Background: Growing antimicrobial resistance, C. difficile infection and cost have triggered a greater reliance on antimicrobial stewardship. Most stewardship models rely upon a central team, often led by ID specialists, to oversee prescribing in an institution. However, there are limitations to this paradigm.

Purpose: We believe opportunities exist for hospitalists to drive stewardship by integrating the process into existing care models supported by interdisciplinary rounding (IDRs). We piloted such a model of stewardship at our 850 bed quaternary care hospital.

Description: Our medicine units’ IDR teams are comprised of nurses, case managers, advanced care practitioners (ACPs) (or medicine residents) and clinical pharmacists. Hospitalists provide oversight of these teams, though, the attending-of-record for a patient is often different than the IDR hospitalist.
The process, promoted on four geographic medicine units, emphasizes: 1. antimicrobial de-escalation based on culture data, 2. reduction in excess duration of antimicrobials, and 3. discontinuation of antimicrobials when a source of infection is not identified. Clinical pharmacists monitor antimicrobial use and culture results, and communicate data to the unit ACPs or medicine residents. Teams regularly investigate opportunities to apply stewardship interventions to maximize antibiotic utilization. Stewardship recommendations from the IDR team are communicated to the attending-of-record who chooses whether to adopt them.

We surveyed staff that comprise IDR teams to understand how subgroups rated the impact of the initiative and the degree to which stewardship discussions occur at IDRs. We hypothesized that our process would: 1. promote awareness and a culture shift in prescribing, 2. not present a significant time burden to IDR teams, and 3. lead to high rates of acceptance of stewardship recommendations by the attending-of-record.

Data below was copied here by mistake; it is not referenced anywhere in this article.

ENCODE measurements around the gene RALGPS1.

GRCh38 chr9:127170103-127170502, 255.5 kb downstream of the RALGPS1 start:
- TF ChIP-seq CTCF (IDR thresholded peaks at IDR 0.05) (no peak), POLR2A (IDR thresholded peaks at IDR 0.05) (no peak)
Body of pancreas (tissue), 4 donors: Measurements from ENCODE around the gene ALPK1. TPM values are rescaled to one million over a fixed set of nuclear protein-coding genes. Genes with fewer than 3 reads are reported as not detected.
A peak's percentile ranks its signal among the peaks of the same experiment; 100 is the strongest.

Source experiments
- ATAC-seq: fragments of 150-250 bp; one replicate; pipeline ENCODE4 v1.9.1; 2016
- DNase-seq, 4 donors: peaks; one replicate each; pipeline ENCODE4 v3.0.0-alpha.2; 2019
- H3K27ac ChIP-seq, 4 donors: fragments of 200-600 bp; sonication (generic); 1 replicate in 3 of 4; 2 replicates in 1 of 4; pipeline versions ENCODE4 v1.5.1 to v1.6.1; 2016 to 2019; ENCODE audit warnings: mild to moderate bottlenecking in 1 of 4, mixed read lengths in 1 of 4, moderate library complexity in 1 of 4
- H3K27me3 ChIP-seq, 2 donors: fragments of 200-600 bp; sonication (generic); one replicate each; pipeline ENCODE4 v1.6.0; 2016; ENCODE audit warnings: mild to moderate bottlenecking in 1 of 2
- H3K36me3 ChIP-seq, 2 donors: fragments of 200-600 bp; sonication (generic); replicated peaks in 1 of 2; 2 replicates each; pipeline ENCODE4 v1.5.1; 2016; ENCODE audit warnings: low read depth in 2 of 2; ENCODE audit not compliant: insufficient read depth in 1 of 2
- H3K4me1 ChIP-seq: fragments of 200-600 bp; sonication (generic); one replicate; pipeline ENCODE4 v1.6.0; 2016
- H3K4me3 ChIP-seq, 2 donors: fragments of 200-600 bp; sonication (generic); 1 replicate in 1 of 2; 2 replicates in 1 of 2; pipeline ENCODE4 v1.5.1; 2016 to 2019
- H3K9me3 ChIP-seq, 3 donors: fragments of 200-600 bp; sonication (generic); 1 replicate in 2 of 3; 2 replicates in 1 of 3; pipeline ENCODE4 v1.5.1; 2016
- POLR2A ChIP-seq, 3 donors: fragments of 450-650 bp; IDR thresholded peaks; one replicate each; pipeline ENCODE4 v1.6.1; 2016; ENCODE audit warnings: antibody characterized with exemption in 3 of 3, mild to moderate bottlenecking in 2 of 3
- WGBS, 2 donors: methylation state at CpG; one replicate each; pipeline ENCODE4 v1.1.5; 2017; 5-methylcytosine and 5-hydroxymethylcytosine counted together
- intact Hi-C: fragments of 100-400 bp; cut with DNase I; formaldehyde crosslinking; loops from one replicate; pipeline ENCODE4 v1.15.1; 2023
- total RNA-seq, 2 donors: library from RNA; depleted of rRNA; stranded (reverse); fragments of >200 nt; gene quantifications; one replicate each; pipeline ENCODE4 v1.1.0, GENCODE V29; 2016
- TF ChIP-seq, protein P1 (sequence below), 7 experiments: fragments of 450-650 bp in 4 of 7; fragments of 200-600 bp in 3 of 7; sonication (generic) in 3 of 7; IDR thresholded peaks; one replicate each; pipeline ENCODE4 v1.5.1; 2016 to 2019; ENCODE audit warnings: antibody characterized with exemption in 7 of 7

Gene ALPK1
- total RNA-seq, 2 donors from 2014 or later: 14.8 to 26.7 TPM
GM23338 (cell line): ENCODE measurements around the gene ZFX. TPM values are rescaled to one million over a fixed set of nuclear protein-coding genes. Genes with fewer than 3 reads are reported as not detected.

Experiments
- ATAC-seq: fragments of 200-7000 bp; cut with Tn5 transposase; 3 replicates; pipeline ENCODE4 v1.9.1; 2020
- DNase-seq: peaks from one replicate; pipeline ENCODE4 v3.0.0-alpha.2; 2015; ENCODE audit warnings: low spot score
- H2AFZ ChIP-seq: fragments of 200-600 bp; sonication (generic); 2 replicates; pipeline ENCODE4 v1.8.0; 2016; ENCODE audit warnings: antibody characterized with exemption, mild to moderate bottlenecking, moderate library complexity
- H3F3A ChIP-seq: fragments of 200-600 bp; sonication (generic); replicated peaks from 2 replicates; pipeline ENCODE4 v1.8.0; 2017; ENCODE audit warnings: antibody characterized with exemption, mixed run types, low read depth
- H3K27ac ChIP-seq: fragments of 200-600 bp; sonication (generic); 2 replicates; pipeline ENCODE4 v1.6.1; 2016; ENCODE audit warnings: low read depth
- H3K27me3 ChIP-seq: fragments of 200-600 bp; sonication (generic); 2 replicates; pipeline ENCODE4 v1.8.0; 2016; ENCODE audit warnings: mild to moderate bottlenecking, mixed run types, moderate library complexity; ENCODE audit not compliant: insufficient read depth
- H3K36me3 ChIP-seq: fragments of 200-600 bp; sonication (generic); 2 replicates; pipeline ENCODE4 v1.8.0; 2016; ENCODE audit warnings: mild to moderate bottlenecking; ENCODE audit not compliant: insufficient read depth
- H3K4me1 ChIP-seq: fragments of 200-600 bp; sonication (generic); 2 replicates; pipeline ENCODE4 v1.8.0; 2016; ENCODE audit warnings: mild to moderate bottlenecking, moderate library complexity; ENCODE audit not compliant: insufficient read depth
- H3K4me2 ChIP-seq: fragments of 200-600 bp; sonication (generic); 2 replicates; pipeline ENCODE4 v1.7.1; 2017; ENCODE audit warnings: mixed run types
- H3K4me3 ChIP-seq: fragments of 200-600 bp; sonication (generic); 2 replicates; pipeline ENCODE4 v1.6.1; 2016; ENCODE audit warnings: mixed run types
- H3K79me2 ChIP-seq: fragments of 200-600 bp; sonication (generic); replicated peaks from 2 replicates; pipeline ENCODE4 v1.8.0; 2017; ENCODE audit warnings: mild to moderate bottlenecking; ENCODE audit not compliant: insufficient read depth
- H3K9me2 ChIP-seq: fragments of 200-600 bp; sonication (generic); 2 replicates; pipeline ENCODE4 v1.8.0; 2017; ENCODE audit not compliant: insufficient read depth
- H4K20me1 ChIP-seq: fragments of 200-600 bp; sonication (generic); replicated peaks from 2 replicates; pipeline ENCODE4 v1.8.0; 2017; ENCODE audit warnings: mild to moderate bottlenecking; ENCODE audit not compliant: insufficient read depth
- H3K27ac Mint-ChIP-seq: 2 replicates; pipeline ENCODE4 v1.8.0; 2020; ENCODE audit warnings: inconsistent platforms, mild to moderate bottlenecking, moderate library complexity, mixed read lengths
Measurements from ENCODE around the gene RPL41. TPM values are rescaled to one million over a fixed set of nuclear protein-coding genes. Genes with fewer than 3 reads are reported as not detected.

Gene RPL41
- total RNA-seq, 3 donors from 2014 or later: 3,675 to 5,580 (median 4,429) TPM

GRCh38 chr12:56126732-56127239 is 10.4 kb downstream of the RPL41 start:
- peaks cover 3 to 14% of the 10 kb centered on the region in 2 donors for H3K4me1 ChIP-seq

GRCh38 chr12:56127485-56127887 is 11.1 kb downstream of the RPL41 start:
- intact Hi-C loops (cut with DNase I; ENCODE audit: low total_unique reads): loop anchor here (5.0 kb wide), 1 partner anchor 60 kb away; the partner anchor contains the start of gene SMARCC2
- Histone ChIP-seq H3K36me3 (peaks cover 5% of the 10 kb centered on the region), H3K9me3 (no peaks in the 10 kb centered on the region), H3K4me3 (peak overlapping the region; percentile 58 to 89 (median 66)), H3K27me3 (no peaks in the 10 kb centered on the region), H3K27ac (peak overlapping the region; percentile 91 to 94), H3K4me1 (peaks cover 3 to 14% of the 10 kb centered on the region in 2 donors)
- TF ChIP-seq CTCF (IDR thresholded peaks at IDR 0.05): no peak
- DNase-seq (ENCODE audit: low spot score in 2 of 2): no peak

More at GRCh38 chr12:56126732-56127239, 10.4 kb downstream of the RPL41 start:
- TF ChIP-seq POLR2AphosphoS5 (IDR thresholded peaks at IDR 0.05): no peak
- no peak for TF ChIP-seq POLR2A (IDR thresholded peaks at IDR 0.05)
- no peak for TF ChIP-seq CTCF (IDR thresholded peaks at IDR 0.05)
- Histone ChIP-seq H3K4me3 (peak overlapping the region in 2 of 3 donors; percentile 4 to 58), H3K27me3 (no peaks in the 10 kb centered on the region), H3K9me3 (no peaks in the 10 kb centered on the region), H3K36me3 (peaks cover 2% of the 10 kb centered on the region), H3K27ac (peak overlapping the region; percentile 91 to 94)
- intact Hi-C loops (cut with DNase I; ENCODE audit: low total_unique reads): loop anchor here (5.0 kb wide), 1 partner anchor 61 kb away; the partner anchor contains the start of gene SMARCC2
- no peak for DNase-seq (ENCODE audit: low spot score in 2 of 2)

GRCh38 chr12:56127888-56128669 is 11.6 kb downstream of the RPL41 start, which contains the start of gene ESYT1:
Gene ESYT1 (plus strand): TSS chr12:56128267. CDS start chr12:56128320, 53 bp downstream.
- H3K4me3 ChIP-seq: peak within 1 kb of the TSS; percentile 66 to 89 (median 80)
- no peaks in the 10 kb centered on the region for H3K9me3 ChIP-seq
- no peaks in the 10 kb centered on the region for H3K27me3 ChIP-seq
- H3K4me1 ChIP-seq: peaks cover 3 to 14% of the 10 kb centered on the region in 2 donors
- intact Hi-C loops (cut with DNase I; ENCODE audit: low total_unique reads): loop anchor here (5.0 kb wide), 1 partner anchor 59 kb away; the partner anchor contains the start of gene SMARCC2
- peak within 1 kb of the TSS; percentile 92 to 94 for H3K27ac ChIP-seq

Conclusions: All subgroups comprising IDR teams reported a high occurrence rate of stewardship discussions at IDRs. Subgroups affirmed the value of stewardship in their individual prescribing, and the impact was rated at the highest level by ACPs. The majority of IDR team members believed the process was not too burdensome to regularly incorporate it into the daily workflow. Recommendations for de-escalation have been accepted at high rates. Overall antimicrobial utilization, year-to-date, has decreased 2.5% in 2018 vs. 2017.

In summary, our hospital has traditionally engaged in antimicrobial stewardship via a central team working to optimize narrow spectrum prescribing. However, several limiting factors highlighted opportunities to systemically integrate stewardship into daily workflow by leveraging the value of hospitalists and IDR teams. Our process has provided value to team members, generated recommendations that are widely accepted and is not perceived to hamper the productivity and efficiency of IDRs. These observations suggest a role for this stewardship scheme in care models that rely upon IDRs.